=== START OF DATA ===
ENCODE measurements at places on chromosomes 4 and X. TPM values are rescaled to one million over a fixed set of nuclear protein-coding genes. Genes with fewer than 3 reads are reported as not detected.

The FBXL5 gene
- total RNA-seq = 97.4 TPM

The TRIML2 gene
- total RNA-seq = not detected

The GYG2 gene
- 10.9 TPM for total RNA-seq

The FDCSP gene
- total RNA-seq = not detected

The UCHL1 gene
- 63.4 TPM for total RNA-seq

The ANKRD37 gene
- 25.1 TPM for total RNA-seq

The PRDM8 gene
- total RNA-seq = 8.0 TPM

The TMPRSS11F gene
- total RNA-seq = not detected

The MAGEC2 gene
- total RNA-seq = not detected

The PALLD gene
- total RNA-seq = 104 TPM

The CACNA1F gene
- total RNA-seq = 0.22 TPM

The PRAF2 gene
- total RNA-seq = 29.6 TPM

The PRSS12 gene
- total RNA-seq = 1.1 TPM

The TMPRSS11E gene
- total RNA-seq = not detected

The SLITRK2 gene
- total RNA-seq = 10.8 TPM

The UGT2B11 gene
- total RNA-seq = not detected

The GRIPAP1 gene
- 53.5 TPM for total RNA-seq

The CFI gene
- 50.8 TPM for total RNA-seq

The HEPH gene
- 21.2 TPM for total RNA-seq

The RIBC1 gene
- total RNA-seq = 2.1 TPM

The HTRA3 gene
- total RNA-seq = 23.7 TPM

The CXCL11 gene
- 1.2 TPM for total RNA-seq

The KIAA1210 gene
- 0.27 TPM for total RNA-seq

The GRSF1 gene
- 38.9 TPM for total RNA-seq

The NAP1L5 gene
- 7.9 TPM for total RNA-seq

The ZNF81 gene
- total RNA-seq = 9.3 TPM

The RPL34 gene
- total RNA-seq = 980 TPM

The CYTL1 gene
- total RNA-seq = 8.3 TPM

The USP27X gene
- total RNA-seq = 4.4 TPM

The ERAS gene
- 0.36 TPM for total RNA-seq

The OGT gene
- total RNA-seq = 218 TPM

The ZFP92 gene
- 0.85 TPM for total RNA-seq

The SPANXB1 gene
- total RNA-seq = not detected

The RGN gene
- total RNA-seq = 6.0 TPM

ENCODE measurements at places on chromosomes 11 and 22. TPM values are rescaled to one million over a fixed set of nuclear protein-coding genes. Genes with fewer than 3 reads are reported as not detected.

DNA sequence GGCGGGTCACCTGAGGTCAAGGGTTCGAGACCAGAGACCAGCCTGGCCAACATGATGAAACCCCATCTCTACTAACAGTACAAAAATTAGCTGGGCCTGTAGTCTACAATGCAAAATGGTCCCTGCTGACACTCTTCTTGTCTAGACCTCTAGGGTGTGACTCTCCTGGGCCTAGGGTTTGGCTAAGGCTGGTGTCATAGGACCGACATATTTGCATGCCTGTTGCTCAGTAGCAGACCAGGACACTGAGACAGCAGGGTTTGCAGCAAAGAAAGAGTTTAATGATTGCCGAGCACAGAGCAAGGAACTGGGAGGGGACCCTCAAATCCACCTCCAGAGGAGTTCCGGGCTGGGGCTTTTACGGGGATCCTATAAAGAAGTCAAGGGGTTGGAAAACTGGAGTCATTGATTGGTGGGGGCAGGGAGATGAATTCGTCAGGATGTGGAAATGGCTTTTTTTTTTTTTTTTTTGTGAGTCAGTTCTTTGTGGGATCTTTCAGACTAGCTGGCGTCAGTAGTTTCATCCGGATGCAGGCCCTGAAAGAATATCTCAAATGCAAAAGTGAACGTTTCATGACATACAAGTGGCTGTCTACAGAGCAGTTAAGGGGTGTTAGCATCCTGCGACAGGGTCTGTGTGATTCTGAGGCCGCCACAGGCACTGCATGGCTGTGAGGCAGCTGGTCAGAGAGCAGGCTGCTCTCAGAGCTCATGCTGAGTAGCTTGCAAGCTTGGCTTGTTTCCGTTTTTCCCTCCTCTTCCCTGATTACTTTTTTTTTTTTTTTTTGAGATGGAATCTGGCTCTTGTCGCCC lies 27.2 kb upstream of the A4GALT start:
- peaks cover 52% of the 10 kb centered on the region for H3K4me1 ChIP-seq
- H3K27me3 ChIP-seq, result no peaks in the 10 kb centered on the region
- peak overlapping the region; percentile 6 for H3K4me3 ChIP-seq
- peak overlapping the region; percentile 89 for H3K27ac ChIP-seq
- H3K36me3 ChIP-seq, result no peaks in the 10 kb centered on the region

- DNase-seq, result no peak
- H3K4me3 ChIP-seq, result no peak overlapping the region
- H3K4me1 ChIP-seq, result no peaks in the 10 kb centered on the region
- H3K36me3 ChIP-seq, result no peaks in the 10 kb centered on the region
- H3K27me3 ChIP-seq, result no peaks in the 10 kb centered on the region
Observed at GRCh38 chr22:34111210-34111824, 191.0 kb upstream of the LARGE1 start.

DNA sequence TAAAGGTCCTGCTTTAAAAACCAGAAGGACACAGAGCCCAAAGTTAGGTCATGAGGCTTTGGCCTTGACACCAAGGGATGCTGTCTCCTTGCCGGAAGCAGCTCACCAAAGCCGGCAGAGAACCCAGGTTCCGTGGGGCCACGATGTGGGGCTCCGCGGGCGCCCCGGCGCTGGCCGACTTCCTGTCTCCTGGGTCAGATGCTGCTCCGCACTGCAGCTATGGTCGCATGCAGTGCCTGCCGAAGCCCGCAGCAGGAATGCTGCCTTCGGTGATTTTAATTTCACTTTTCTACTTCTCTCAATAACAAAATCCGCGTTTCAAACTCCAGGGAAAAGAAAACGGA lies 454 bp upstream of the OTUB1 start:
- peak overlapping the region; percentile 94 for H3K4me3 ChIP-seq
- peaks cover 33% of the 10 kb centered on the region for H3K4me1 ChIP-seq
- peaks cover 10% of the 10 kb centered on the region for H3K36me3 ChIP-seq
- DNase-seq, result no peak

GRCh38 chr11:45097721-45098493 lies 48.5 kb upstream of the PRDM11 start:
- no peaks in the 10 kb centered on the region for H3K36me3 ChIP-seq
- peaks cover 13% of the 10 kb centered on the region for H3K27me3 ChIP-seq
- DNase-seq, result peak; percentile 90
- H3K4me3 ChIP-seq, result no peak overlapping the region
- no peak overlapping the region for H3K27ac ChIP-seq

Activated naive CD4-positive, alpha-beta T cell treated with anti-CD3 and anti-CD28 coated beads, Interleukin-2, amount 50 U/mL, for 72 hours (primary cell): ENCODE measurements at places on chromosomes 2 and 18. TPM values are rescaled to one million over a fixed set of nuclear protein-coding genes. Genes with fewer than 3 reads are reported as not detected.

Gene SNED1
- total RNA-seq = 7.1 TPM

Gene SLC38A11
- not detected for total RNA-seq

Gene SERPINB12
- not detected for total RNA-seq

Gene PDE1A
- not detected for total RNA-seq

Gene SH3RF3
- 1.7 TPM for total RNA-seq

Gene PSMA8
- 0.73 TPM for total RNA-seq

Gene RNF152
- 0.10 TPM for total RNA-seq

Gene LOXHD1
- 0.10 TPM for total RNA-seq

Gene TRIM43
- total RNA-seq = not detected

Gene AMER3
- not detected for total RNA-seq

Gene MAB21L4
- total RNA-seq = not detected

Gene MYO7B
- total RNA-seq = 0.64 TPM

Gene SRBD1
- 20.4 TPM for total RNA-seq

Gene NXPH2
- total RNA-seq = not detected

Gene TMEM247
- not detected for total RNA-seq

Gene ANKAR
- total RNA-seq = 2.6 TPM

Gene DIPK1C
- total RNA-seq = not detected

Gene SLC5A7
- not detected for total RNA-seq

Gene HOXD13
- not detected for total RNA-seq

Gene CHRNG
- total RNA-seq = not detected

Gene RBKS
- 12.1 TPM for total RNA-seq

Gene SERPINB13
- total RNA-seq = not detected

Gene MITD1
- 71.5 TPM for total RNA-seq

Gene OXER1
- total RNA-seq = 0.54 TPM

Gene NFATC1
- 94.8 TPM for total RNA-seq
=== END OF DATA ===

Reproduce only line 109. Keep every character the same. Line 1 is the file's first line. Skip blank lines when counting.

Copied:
Gene LOXHD1